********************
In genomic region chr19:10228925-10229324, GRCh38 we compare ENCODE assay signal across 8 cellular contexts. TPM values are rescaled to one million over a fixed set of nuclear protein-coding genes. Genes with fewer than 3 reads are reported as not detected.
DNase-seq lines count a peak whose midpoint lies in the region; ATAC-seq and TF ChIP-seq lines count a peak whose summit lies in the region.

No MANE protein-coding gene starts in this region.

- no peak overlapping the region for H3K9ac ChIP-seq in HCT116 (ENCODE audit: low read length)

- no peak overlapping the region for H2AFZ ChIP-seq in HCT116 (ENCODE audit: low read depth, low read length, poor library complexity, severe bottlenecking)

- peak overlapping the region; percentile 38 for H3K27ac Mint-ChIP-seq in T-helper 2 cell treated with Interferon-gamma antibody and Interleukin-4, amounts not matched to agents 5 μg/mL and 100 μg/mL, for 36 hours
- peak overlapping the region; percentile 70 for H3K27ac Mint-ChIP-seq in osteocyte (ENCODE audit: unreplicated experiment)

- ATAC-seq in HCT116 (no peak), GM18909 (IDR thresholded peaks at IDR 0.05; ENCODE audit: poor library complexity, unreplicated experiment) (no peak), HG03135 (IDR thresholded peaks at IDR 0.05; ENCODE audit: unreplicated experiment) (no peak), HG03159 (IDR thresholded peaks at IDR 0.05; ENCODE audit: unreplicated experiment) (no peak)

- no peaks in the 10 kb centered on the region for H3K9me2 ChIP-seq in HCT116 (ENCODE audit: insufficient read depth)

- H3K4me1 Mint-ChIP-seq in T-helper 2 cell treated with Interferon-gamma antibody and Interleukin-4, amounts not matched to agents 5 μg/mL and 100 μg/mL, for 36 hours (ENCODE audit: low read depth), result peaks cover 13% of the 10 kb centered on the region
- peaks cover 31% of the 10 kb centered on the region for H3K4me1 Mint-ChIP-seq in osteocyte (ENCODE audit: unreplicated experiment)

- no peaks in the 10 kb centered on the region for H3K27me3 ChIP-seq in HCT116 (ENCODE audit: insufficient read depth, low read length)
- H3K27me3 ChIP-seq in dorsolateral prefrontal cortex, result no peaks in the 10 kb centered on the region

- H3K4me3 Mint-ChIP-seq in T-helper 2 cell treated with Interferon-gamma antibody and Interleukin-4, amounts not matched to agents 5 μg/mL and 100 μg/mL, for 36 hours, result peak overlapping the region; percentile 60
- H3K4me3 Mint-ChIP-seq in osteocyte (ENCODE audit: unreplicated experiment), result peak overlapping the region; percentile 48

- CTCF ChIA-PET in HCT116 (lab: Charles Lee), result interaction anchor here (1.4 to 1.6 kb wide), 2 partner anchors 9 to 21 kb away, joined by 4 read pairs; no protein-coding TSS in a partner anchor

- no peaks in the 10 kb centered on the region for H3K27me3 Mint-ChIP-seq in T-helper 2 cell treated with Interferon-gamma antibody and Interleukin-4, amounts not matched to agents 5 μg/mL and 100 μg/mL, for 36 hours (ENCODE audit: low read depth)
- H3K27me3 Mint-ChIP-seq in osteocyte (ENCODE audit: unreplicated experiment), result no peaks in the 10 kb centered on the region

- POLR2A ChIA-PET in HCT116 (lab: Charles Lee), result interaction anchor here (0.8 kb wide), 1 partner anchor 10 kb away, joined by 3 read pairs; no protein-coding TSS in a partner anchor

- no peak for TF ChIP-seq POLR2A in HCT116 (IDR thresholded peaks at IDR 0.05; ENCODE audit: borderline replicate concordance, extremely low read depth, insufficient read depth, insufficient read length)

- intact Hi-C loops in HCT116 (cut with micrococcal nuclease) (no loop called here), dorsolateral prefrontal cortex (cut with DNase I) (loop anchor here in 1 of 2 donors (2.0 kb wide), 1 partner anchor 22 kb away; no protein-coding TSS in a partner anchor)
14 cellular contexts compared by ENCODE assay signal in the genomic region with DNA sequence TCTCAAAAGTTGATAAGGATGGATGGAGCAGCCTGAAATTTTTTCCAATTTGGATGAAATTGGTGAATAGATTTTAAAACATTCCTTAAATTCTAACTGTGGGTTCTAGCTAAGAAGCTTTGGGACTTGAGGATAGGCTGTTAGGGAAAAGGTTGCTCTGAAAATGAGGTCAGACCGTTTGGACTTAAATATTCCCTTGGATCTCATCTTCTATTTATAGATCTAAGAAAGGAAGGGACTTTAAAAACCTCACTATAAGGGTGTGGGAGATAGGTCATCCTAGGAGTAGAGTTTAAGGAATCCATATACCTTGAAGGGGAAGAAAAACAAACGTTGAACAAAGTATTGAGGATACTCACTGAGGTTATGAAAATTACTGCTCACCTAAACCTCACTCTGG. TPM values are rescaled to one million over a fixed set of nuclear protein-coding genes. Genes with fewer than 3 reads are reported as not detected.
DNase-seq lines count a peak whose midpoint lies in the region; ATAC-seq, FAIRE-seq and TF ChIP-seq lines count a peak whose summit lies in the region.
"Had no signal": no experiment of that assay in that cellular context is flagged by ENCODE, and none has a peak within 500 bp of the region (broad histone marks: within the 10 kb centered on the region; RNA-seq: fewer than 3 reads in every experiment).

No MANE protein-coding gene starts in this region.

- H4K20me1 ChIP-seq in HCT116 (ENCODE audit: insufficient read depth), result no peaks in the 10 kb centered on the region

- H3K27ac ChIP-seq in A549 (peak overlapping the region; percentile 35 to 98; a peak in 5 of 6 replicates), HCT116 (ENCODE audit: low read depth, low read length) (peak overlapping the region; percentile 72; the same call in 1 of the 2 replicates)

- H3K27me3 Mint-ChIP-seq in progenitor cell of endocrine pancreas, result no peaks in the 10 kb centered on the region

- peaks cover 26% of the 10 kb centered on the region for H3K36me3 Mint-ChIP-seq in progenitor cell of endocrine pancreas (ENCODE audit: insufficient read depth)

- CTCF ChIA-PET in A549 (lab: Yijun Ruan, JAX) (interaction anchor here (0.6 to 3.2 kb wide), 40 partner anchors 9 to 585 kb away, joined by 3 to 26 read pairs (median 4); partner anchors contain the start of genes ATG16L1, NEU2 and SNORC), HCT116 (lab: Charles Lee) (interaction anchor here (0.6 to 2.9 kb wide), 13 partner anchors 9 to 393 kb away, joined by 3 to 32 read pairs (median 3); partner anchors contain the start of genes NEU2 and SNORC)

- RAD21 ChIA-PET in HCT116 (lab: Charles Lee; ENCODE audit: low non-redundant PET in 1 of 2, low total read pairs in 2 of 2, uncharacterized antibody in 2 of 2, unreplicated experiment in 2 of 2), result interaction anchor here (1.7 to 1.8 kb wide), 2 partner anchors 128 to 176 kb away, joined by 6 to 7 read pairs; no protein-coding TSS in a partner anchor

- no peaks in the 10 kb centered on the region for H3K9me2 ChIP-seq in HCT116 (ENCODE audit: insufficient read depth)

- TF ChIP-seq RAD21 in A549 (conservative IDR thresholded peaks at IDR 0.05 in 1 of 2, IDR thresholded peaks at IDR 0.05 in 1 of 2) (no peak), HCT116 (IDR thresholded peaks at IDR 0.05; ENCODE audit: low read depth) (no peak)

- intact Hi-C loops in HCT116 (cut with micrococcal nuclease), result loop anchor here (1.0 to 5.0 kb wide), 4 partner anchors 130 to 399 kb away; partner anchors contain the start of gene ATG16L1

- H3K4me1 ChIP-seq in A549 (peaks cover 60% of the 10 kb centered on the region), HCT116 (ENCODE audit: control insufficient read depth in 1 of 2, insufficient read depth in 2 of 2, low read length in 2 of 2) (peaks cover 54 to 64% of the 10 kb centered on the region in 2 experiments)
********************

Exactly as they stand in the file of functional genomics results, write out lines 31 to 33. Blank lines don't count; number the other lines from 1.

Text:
- RAD21 ChIA-PET in HCT116 (lab: Charles Lee; ENCODE audit: low non-redundant PET in 1 of 2, low total read pairs in 2 of 2, uncharacterized antibody in 2 of 2, unreplicated experiment in 2 of 2), result interaction anchor here (1.7 to 1.8 kb wide), 2 partner anchors 128 to 176 kb away, joined by 6 to 7 read pairs; no protein-coding TSS in a partner anchor

- no peaks in the 10 kb centered on the region for H3K9me2 ChIP-seq in HCT116 (ENCODE audit: insufficient read depth)

- TF ChIP-seq RAD21 in A549 (conservative IDR thresholded peaks at IDR 0.05 in 1 of 2, IDR thresholded peaks at IDR 0.05 in 1 of 2) (no peak), HCT116 (IDR thresholded peaks at IDR 0.05; ENCODE audit: low read depth) (no peak)